Enhancement of Biomass Fuel

Lauren Jaramillo
December 15, 2012

Submitted as coursework for PH240, Stanford University, Fall 2012


Fig. 1: A Corn Field - Representative of the Abundance of Available Biomass in the US. (Photo by Bob Nichols. Courtesy of the US Department of Agriculture.)

The worldwide consumption of energy is expected to triple by 2025, and the supply of fossil fuel is being depleted at an increasing rate. [1] These facts and predictions lead R&D institutes to develop alternative energy technologies that are renewable and carbon-neutral. Biomass fuel is a good contender for an alternative energy considering its renewability and abundance, however biomass poses some challenges. Although biomass is easily combusted to generate electricity, the extraction of energy is inefficient and environmentally harmful. [1] Pollutants such as tar and volatile organic compounds (VOCs) are released during the biomass combustion process.

Of the biomass technologies, the production of ethanol is well-established, but limited by the inefficiency of the fermentation of starches and sugars to produce ethanol. [1] This dilemma has sparked researchers to investigate methods of increasing the amount of energy captured by plants and improve the efficiency of the fermentation process. [2]

Genetic Modification

Plant biomass is comprised of polysaccharides, Fig. 2, which can be utilized for energy production. Maximization of energy efficient biomass production depends on the minimization of nitrogen demand which is necessary for protein and lignin synthesis. [2] Since polysaccharides consist of biomass and do not contain nitrogen, it is desirable to maximized polysaccharide accumulation and minimize demand for nitrogen. [2] Some researchers at Stanford as well as other institutions are working toward genetically engineering plant DNA to develop plants that accumulate more fixed carbon per unit land area per unit time with no increased nutritional requirements. [2]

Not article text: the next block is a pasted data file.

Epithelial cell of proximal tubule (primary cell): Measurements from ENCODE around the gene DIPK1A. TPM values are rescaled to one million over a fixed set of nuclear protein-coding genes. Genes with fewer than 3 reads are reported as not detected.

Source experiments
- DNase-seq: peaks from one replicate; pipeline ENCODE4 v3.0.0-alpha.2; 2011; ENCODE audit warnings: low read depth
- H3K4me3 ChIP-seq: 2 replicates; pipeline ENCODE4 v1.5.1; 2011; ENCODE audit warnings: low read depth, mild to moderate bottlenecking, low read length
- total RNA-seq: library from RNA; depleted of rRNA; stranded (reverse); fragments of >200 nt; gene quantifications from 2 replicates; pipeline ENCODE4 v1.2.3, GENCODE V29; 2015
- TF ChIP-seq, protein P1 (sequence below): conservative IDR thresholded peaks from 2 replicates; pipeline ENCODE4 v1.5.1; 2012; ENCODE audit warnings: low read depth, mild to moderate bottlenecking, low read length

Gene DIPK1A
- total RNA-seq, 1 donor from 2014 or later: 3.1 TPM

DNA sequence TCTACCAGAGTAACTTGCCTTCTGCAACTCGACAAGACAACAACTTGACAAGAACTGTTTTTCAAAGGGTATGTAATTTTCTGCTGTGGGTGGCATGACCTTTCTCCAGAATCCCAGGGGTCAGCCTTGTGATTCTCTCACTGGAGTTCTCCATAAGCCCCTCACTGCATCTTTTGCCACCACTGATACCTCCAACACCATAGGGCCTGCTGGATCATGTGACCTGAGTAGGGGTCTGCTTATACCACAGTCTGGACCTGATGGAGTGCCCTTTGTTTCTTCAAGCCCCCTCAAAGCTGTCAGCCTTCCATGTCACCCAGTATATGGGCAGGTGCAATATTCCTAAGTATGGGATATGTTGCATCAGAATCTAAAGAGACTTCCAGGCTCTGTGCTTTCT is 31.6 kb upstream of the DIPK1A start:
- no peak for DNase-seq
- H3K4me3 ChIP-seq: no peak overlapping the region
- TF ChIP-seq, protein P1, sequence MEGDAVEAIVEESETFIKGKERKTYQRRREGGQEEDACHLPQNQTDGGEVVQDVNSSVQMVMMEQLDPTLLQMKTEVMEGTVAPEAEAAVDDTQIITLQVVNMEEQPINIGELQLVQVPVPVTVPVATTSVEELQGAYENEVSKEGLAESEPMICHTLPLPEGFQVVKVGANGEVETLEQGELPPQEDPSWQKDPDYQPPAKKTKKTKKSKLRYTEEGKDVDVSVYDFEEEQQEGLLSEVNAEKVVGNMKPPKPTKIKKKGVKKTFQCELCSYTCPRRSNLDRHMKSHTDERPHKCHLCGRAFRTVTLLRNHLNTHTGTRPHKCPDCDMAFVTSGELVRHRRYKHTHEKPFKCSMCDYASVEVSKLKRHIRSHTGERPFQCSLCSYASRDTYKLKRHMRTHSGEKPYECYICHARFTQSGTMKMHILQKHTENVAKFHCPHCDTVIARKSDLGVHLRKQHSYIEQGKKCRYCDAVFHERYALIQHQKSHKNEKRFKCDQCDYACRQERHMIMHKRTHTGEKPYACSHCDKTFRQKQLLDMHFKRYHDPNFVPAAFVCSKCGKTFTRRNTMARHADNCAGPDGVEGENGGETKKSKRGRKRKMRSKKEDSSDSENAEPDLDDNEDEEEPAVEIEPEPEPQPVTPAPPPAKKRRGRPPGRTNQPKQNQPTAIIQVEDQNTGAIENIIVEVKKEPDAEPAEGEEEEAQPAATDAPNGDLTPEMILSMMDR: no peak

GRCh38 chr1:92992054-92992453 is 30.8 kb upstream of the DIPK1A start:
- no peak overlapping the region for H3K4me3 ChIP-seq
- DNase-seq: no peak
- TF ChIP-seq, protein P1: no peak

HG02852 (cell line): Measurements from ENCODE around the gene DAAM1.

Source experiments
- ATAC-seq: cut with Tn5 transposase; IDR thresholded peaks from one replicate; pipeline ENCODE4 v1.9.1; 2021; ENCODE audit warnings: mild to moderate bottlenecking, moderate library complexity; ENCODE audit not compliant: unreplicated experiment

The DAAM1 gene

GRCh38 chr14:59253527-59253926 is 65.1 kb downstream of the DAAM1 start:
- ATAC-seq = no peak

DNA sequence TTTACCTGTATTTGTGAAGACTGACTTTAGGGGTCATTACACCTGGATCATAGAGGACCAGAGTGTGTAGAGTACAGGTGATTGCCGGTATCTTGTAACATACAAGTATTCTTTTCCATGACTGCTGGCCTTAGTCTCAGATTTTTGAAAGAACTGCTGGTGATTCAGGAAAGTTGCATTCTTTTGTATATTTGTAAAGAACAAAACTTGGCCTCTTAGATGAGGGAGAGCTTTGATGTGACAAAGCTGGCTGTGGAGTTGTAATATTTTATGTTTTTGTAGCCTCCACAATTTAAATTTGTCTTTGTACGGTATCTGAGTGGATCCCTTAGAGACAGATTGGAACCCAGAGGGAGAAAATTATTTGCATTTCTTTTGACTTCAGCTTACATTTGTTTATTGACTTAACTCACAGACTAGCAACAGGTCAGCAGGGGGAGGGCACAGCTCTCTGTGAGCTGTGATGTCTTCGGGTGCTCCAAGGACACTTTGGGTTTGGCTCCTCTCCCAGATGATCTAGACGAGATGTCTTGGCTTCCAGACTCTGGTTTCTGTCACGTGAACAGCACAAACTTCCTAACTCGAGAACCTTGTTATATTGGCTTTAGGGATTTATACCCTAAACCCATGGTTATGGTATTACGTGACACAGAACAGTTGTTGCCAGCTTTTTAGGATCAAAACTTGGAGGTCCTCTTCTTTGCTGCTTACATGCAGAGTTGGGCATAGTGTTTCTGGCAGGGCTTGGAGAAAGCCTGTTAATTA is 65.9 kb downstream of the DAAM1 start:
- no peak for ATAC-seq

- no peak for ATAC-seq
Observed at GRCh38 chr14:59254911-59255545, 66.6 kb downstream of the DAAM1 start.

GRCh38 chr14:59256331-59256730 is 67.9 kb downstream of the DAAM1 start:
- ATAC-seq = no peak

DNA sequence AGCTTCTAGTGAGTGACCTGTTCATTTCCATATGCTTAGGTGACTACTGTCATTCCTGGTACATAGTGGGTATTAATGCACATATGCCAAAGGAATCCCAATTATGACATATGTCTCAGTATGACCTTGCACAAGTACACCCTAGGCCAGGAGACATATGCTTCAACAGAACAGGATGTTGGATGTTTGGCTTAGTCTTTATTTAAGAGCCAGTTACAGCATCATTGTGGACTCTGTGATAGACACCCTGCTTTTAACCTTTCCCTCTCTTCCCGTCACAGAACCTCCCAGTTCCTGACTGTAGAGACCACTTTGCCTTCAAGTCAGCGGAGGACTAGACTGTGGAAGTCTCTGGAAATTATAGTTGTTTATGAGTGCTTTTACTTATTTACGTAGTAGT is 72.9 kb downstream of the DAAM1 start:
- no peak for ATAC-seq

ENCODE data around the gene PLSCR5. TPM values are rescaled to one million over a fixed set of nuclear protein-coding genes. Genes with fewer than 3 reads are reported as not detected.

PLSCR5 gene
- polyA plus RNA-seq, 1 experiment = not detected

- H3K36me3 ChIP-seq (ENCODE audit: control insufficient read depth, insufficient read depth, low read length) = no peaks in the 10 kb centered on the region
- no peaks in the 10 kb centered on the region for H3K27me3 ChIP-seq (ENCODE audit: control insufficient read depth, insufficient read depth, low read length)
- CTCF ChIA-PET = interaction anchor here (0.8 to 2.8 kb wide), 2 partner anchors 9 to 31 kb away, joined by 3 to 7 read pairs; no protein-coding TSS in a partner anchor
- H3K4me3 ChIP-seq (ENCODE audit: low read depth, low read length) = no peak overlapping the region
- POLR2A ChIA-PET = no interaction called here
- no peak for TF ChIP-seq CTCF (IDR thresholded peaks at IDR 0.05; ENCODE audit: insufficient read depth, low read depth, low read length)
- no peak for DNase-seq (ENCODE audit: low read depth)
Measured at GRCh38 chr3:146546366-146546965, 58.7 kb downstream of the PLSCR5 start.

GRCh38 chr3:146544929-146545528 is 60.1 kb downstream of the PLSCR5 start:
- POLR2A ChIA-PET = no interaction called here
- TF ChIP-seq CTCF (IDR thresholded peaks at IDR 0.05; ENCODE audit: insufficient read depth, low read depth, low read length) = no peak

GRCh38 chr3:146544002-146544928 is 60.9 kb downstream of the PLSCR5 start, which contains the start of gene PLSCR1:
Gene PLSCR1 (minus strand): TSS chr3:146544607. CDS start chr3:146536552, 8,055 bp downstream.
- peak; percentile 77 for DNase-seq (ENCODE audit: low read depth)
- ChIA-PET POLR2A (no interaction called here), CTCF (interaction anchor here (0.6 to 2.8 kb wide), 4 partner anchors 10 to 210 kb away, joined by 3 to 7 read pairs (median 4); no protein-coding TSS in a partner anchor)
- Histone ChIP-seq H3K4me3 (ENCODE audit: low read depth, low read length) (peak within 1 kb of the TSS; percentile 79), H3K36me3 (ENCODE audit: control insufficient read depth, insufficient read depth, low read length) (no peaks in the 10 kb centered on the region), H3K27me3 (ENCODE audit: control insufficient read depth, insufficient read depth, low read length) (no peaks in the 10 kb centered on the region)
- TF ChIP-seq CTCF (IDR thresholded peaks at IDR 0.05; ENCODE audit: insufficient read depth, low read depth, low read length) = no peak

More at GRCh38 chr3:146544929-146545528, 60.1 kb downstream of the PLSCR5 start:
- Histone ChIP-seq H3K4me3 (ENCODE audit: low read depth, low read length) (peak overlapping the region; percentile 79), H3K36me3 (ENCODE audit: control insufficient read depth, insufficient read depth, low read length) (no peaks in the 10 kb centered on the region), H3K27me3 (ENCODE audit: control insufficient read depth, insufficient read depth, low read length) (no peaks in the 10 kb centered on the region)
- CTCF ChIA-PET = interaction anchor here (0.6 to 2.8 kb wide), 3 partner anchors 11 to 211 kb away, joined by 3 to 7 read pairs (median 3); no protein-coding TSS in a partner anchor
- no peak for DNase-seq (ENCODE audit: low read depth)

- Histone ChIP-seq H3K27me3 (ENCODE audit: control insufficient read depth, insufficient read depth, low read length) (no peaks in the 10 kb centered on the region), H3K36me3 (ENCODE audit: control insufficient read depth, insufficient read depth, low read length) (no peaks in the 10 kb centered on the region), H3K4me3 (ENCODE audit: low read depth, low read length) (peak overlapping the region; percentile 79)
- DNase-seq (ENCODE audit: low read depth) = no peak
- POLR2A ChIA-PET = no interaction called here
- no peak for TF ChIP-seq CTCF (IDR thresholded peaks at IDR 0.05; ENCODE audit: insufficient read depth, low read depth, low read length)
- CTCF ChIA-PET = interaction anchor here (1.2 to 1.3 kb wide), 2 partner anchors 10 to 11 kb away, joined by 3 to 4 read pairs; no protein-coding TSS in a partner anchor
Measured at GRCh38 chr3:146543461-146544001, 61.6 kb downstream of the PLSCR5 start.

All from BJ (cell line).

Fig. 2: Model of Polysaccharide. (Source: DOE Genome Programs. Courtesy of the U.S. Department of Energy)

Hybrid Yeast Species

The development of a hybrid yeast strain capable of aggressively fermenting sugars into ethanol at elevated temperatures and ethanol concentrations from pretreated forests and agriculture residuals would greatly improve the efficiency of the biomass conversion process. Some researchers are trying to develop novel hybrid yeast strains that enhance the efficiency of industrial-scale biomass conversion. [3] Developing heat and ethanol tolerant yeast would allow a process which could convert xylose and glucose to ethanol which are cannot be fermented to ethanol with current processes. [3]


The Biomass Research and Development Technical Advisory Committee of the USDA and DOE set vision goals of 5% of energy, 20% of transportation fuel, and 25% of chemicals being derived from biomass by 2030. [4] Current practice of ethanol production is not enough to achieve these goals which are dependent on the net productivity of the plant used. [2] In order for these goals to be achieved research methods of increasing the amount of energy captured by plants and improving the efficiency of the fermentation process must be successful. Genetic modification for enhanced biomass production and the development of a hybrid yeast strain for the enhancement of fermentation are two methods in which researchers are trying to bridge the gap between vision goals to reality.

© Lauren Jaramillo. The author grants permission to copy, distribute and display this work in unaltered form, with attribution to the author, for noncommercial purposes only. All other rights, including commercial rights, are reserved to the author.


[1] L. Yaris et al., Innovative Energy Solutions from the San Francisco Bay Area: Fueling a Clean Energy Future," Bay Area Science and Innovation Consortium (BASIC), June 2007.

[2] C. Somerville et al., "Toward a Systems Approach to Understanding Plant Cell Walls," Science 306 2206 (2004).

[3] K. Schwartz et al., "APJ1 and GRE3 Homologs Work in Concert to Allow Growth in Xylose in a Natural Saccharomyces sensu stricto Hybrid Yeast," Genetics 191, 621 (2012).

[4] "Vision for Bioenergy and Biobased Products in the United States," Biomass Research and Development Initiative, 2006.